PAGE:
When individuals think of continued education they likely consider an institution that is focused on providing a solid instructive foundation first and foremost. However, the reality is that the motivation for many Las Vegas for-profit schools is to make money. In some instances, the school’s administration will do anything to get financial gain, even if that means misrepresenting their facility in order to attract more students.

Students in Las Vegas aren’t the only ones who can be affected by such fraud. In an effort to shed light on this nationwide issue, and put a stop to it, the Federal Trade Commission issued standards that educational institutions with vocational and distance education programs must follow.

A representative for the FTC explained that sometimes the private schools will use persuasive tactics to pressure a student to enroll in classes that are unwanted and unnecessary. In many cases the administration will lie about whether credits can transfer and how successful past graduates have been. These deceptive trade practices can cause unwitting students to endure excessive debt unnecessarily.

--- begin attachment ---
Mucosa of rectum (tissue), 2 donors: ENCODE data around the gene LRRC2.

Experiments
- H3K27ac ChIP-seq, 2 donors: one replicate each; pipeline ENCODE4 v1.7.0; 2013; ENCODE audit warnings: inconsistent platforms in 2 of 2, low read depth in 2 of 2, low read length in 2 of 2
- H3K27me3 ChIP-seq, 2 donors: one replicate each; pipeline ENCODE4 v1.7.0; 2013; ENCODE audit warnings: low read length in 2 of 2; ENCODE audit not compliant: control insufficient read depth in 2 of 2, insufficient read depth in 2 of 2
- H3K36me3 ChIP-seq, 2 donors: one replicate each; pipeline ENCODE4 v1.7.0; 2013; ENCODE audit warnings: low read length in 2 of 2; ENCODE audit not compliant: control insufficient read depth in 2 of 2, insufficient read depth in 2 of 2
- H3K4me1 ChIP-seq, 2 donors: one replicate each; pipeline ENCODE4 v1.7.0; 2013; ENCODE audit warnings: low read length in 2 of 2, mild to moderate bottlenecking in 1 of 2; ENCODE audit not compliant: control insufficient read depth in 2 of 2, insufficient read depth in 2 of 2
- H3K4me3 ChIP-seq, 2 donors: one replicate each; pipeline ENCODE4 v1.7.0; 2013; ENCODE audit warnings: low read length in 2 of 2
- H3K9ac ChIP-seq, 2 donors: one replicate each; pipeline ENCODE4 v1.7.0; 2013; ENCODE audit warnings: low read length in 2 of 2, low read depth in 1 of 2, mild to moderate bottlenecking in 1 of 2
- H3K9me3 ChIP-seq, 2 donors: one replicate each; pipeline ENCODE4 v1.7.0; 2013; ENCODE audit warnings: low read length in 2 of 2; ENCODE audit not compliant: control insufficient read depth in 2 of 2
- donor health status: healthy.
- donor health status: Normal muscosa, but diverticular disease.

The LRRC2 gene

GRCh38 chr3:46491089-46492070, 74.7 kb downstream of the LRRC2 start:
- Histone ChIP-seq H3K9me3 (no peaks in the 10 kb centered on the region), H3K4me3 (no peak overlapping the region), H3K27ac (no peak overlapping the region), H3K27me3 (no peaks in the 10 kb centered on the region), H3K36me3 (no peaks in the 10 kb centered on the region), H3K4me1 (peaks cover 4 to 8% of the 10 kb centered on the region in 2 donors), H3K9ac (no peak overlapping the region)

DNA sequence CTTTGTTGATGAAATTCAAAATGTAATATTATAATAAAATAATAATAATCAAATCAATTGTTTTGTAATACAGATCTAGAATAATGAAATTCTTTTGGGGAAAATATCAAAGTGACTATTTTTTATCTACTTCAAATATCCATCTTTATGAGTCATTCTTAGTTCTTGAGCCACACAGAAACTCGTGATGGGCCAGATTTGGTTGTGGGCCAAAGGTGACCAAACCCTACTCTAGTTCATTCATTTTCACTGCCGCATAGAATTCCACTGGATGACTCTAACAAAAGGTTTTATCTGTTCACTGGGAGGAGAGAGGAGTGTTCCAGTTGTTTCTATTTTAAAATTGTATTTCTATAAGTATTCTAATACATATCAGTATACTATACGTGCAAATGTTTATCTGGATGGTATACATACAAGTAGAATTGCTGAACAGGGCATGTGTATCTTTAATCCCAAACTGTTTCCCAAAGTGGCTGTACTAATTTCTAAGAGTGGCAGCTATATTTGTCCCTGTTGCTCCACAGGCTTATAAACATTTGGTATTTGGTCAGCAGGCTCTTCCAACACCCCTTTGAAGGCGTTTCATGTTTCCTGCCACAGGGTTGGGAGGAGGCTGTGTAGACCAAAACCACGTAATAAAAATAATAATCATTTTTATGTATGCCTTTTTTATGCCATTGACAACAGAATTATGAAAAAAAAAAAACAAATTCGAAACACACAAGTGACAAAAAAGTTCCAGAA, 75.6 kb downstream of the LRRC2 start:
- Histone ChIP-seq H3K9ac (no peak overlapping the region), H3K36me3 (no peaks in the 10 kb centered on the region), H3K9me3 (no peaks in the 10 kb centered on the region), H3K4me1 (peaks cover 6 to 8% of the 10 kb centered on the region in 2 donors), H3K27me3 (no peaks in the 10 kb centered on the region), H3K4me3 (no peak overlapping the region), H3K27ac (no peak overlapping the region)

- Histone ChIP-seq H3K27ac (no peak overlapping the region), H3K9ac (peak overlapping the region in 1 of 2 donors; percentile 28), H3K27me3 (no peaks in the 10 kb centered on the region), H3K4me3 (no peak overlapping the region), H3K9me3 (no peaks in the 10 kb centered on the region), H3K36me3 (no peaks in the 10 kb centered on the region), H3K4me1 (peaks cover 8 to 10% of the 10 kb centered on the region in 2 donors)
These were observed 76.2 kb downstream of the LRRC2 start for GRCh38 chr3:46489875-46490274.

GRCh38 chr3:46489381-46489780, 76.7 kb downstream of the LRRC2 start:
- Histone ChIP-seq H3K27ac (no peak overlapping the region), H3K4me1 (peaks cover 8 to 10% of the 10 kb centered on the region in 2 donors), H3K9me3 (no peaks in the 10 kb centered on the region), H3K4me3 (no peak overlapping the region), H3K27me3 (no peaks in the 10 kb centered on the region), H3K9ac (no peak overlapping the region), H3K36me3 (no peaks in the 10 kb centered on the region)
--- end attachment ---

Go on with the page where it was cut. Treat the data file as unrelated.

While many organizations are supportive of the FTC’s efforts, the Association of Private Sector Colleges and Universities believes that the new standards will be burdensome and are an attack on for-profit institutions. However, the issue is certainly prevalent given that the U.S. Department of Education claims that around 70 percent of their complaints are connected with private colleges.

If you feel that you have been deceived by a business and lost money as a result, consider discussing the matter with a commercial litigation lawyer. They may be able to assist you in receiving compensation for damages, and help prevent others from enduring the same fraudulent behavior.

Source: Inside Higher Ed, “FTC Joins For-Profit Fight,” Paul Fain, Nov. 14, 2013